Open main menu

Horace Stanley Keats (20 July 1895 – 21 August 1945) was an English-born Australian composer, arranger, piano accompanist and conductor. As a composer he was most noted for his 115 songs, which caused an Australian academic to dub him "the Schubert of Australia" and others to call him "the poets' composer". He also wrote ballet music, film scores, choral works, incidental music and a musical.

CareerEdit

Horace Keats was born in Mitcham, now in London, England but then part of Surrey, in 1895. He ran away to sea at age 13, and worked as a ship's pianist, having had only very few lessons as a child. He tried to enlist at the outbreak of World War I but was rejected for poor eyesight. He was accompanist for Nella Webb on her tour of America and the Pacific, and in 1915 settled in Sydney, having been persuaded by Peter Dawson, Ella Caspers and others to become their regular accompanist.

In 1917 he toured Australia and New Zealand providing the music for several films by D. W. Griffith. He was a conductor and orchestral pianist for several operas directed by Count Ercole Filippini.[1][2]

He led a trio in the restaurant of Farmers department store 1920–23. The other members were John Farnsworth Hall and John Boatwright. Farmers founded the radio station 2FC in 1923, and Keats was a frequent broadcaster as conductor of its 17-member ensemble (which would later evolve into the Sydney Symphony Orchestra),[1] and piano accompanist.[3] From 1925 he worked for radio station 2BL.

In 1930 he went to England to work for the BBC, but returned after six months due to ill health. In 1932 in Perth, he joined the fledgling Australian Broadcasting Commission as Controller of Wireless Programmes,[4] but was dismissed in 1933. He then worked as a freelance accompanist in Sydney, often with the ABC (which had taken over 2FC), an association that continued until his death in Sydney at age 50 in 1945, from a cerebral haemorrhage.[3][1]

He was survived by his wife, Janet leBrun Brown (1900–1985),[5] who, as Barbara Russell, was the principal performer of his songs; a young son, Brennan, and a daughter. An elder son, Russell, a flautist and organist,[6] had been killed on active service on board HMAS Canberra on 9 August 1942 near Guadalcanal.[3] Horace Keats wrote the song "Over the Quiet Waters" in his son's memory.[7]

Janet Keats was later briefly married to Hugh McCrae, a poet whose words Horace Keats had set to music.[5]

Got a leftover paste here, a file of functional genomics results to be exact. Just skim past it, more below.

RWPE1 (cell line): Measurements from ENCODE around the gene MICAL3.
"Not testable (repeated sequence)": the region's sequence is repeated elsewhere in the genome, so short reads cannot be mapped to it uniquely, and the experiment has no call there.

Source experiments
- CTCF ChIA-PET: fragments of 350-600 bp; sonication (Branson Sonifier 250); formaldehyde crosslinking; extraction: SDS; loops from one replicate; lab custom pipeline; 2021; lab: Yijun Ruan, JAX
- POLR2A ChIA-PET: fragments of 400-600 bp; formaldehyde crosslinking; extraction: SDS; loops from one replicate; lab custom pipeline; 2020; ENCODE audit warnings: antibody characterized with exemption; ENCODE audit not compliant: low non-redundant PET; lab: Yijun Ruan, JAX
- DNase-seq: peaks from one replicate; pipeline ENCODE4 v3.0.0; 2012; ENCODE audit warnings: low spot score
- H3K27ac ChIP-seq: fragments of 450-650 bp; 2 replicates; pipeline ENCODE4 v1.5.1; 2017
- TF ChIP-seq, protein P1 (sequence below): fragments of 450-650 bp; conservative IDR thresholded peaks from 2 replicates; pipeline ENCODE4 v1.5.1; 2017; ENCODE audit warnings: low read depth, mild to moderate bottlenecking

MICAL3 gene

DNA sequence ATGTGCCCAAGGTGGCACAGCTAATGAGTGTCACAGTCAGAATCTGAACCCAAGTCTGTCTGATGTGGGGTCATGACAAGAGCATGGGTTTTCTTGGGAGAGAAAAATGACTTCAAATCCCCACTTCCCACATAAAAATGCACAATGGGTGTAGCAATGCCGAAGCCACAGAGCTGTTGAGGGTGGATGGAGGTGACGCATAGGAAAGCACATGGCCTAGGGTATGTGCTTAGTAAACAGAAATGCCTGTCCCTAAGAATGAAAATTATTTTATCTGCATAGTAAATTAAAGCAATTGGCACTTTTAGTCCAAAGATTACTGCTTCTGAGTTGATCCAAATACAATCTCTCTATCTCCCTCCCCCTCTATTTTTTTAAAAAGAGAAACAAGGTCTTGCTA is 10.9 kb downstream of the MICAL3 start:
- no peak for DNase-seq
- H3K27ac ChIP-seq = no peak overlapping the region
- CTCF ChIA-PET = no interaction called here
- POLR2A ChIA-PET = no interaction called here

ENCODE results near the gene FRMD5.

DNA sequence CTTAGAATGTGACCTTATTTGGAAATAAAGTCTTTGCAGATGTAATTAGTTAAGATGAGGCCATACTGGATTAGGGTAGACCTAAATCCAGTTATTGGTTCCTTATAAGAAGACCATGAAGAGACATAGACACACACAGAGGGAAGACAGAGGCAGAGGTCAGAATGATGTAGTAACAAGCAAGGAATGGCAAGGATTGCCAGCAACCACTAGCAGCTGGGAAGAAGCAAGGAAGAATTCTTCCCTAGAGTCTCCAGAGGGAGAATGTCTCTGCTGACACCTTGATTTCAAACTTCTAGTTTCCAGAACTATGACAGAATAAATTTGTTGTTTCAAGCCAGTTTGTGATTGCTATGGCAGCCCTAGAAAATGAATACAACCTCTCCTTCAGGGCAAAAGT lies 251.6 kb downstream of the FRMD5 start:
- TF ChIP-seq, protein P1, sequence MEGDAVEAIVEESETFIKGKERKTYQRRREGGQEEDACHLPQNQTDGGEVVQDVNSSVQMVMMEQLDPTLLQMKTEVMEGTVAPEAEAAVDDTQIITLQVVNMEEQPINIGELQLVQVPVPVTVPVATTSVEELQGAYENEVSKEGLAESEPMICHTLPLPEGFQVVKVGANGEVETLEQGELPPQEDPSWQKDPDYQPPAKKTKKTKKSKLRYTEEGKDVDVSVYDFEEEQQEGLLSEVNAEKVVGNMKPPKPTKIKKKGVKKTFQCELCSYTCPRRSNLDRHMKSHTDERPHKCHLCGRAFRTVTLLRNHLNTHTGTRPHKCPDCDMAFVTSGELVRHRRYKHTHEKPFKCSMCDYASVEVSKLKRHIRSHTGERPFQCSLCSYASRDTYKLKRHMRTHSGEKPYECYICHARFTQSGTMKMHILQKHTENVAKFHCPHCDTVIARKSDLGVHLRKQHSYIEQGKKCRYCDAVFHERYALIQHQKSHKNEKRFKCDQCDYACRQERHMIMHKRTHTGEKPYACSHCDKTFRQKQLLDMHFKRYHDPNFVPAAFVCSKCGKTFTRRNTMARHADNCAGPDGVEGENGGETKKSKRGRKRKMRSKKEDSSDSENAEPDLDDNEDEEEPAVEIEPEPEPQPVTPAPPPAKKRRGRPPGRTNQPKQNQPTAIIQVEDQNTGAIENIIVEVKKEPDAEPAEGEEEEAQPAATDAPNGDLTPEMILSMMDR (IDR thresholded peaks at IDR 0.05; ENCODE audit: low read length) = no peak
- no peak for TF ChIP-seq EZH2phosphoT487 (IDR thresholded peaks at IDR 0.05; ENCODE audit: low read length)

CompositionsEdit

Most of Keats' compositions date from his return to Australia in 1932,[3] having been encouraged by Frank Hutchens.[4] The poets whose words he set in song included William Blake, Christopher Brennan, Lord Byron, John Drinkwater, Gerard Manley Hopkins, Hugh McCrae, Kenneth Mackenzie, Shaw Neilson, John Cowper Powys, Christina Rossetti and Oscar Wilde. His best-known song is "She Walks in Beauty" (1939), to words by Byron.[8] Although Keats did not have the opportunity of meeting Christopher Brennan before the latter's death in 1932, the executors of Brennan's estate granted Keats the exclusive right to set his poems to music during Keats' lifetime.[1][5]

His film scores included two directed by Ken G. Hall: Lovers and Luggers (1937)[1] (aka Vengeance of the Deep) and The Vagabond Violinist (1938; aka The Broken Melody; which also had music by Alfred Hill, and in which future Prime Minister Gough Whitlam had a brief wordless part as a man in a nightclub).[9]

He composed a setting for baritone and orchestra of John Keats's "La Belle Dame sans Merci" for Harold Williams,[1][10] and a musical called Atsomari.

Keats was the only Australian composer to write using the whole tone scale during that period.[5]

Many of Horace Keats works have been published. There has been a string of recordings, from Peter Dawson and Harold Williams in the 1920s, to Lauris Elms with Gordon Watson in the 1970s, through to 21st century releases by the ABC.[11]

LegacyEdit

A biography by his son Brennan Keats OAM, A Poet's Composer (1997), is available online.[11] He is an organist and accompanist,[6] as well as a publisher of contemporary composers' works.[12]

A triple portrait of Horace Keats, his wife and Christopher Brennan, titled Mr and Mrs Horace Keats in the "Christopher Brennan Cycle", is on display at the National Portrait Gallery, Canberra.[13] It was painted by Dora Toovey, a noted portraitist who was a finalist in the Archibald Prize 34 times, but never won it.[5] It was painted six weeks after Keats' death, and 13 years after Brennan's death.[5]

The "Horace Keats Memorial Prize for Composition" is awarded by the Sydney Conservatorium of Music via a legacy of the Keats family.[5]

Keats is commemorated in Keats Place in the Canberra suburb of Melba.[5]

ReferencesEdit

  1. ^ a b c d e f Australian Music Centre. Retrieved 4 June 2016
  2. ^ Count Ercole Filippini, a baritone, and wife Anne were instrumental in the establishment of the South Australian Grand Opera Company and its equivalent in Western Australia. Italian Historical Society Archived 11 May 2011 at WebCite.
  3. ^ a b c d Warren Bebbington, Australian Dictionary of Biography. Retrieved 4 June 2016
  4. ^ a b Stephen Pleskun, "A Chronological History of Australian Composers and Their Compositions. Retrieved 4 June 2016
  5. ^ a b c d e f g h Sarah Engeldow, , National Portrait Gallery. Retrieved 4 June 2016
  6. ^ a b Move Records. Retrieved 4 June 2016
  7. ^ Peter McNamara. Retrieved 4 June 2016
  8. ^ Wirripang: Horace Keats. Retrieved 4 June 2016
  9. ^ IMdB. Retrieved 4 June 2016
  10. ^ Larry Sitsky, Australian Chamber Music with Piano, p. 42. Retrieved 4 June 2016
  11. ^ a b Brennan Keats, "Keats heard anew", ABC Radio 24 Hours, August 1998, p. 9
  12. ^ It's an Honour. Retrieved 4 June 2016
  13. ^ National Portrait Gallery. Retrieved 4 June 2016